Lawmakers: Cockfighting practices won't go unnoticed - FOX5 Vegas - KVVU

Lawmakers: Cockfighting practices won't go unnoticed

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The Humane Society of the United States urged those who have witnessed animal fighting to call its tip line. (FOX5) The Humane Society of the United States urged those who have witnessed animal fighting to call its tip line. (FOX5)

State and local leaders held a press conference on Thursday announcing to the public that cockfighting is now a first-offense felony in Nevada.

"It's a bad day for those who fight animals in Nevada, but a good day for Nevada and it's citizens," said Holly Haley, Nevada state director for the Humane Society of the United States. 

Haley has been working extensively along with other advocates to help pass this bill during the 2013 legislative session.

State Sen. Mark Manendo, D-Dist. 21, along with Nevada Attorney General Catherine Cortez-Masto and the Clark County district attorney, were also present. 

Cortez-Masto highlighted how the practice is inhumane and mistreats the roosters forced into cockfighting.

"Animal fighting is barbaric, has no place in our state," Cortez-Masto said. "I'm glad we have improved our state's laws to deter this crime."

Wolfson also spoke out saying his office has hired a chief deputy D.A. who will exclusively handle animal cruelty cases and that his office is prepared to handle any cases as they come in.

"About three months ago I assigned a chief deputy district attorney who exclusively handles animal cruelty cases, so we're to prosecute folks for this behavior," Wolfson said. "If your involved in animal cruelty, you're going to be prosecuted."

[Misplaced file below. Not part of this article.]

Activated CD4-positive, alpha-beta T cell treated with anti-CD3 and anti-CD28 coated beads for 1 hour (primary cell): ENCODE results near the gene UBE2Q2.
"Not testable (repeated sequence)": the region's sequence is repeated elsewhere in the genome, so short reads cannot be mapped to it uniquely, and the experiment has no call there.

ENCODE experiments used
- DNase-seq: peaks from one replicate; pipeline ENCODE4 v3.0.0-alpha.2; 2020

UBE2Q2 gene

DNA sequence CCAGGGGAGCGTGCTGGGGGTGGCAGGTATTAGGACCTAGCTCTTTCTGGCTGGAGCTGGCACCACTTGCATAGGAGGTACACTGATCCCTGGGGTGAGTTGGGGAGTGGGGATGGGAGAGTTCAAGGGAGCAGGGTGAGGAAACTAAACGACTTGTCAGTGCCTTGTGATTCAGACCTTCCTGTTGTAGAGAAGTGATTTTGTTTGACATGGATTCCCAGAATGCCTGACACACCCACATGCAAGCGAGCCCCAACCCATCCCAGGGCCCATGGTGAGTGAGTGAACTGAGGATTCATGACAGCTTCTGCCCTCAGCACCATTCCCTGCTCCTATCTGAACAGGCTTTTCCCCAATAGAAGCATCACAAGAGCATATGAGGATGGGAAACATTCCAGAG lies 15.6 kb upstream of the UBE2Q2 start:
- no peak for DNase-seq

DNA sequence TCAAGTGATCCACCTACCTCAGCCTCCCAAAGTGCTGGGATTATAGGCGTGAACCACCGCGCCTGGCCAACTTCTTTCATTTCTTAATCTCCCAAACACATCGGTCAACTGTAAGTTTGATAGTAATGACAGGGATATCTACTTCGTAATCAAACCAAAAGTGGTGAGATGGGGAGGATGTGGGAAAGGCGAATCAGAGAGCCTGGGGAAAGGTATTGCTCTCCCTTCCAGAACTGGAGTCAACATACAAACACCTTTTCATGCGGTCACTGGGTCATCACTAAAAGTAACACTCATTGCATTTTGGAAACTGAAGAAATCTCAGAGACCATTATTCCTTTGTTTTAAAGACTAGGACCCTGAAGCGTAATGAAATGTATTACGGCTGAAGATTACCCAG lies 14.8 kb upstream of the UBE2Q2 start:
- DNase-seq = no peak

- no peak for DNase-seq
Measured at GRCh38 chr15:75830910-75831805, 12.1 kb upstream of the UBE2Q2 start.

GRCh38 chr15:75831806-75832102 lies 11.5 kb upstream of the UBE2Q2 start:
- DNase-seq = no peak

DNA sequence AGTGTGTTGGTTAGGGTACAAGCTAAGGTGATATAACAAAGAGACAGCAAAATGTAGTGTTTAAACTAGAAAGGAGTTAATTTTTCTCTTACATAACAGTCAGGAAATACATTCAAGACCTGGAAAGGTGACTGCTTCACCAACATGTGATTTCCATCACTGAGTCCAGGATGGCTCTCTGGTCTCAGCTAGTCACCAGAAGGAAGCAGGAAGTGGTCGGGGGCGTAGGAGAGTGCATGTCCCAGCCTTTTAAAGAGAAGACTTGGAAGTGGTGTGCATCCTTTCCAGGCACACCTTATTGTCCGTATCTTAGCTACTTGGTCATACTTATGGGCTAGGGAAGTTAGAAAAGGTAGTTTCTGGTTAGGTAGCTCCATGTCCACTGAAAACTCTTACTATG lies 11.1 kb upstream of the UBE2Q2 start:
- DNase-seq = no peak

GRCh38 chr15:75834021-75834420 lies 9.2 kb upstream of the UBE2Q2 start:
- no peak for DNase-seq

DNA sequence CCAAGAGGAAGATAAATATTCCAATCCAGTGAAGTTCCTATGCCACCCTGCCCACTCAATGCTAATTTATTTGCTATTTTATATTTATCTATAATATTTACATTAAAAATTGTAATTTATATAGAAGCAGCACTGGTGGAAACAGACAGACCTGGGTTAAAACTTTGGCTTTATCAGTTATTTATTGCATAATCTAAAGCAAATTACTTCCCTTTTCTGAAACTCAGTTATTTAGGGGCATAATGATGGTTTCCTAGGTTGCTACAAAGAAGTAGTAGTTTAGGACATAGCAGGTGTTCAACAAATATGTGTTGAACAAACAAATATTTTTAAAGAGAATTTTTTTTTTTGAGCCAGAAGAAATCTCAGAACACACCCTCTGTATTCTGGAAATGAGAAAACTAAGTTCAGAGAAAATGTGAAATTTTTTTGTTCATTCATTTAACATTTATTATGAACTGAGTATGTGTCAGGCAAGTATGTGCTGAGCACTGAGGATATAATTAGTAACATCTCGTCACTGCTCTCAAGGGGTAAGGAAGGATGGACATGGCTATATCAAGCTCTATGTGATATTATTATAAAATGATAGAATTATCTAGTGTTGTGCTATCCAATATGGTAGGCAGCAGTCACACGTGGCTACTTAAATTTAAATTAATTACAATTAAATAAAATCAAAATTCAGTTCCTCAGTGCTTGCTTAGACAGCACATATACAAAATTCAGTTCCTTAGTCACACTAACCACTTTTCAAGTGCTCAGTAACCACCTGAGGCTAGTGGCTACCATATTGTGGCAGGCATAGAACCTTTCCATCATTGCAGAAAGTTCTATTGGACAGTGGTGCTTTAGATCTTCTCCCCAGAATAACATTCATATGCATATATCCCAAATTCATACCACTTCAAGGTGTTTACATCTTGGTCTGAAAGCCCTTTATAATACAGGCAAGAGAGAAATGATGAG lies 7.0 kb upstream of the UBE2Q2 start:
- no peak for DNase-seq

As of Oct. 1, cockfighting in Nevada was a second-felony offense and only punished a cockfighter at the misdemeanor level after the first offense.

Manendo has been at the center of getting SB83 passed through the Legislature during the 2013 legislative session. He said the new law shows Nevada is moving in the right direction.

"Cockfighters should be warned, Nevada has a strong law, we have enthusiastic law enforcement officers," Manendo said.

Roosters are often tethered to make them more aggressive, razors used on their feet while they fight, and then cockfighters make the roosters fight until one of them gets killed.

"Our new cockfighting law also penalizes the possession of the cockfighting paraphernalia," Manendo said.

Stacia Newman with Nevada Political Action for Animals has worked for years to get stronger penalties against those who engage in this practice.

"It's a very brutal a very vicious type of blood sport and it should be illegal."

Newman says now that the law has stricter penalties, she says cockfighters will likely move the roosters from their backyards into closed garages. She wants to warn the community how to watch for this illegal practice.

"If they hear any clucking going on, especially now that they're being take in to the garages, they really need to call."

The Humane Society of the United States is giving out a $5,000 award to anyone who notifies authorities of this practice and it leads to an arrest.

To contact HSUS, you can call 877-TIP-HSUS (847-4787)or contact the local animal control in Las Vegas at 702-455-7710.

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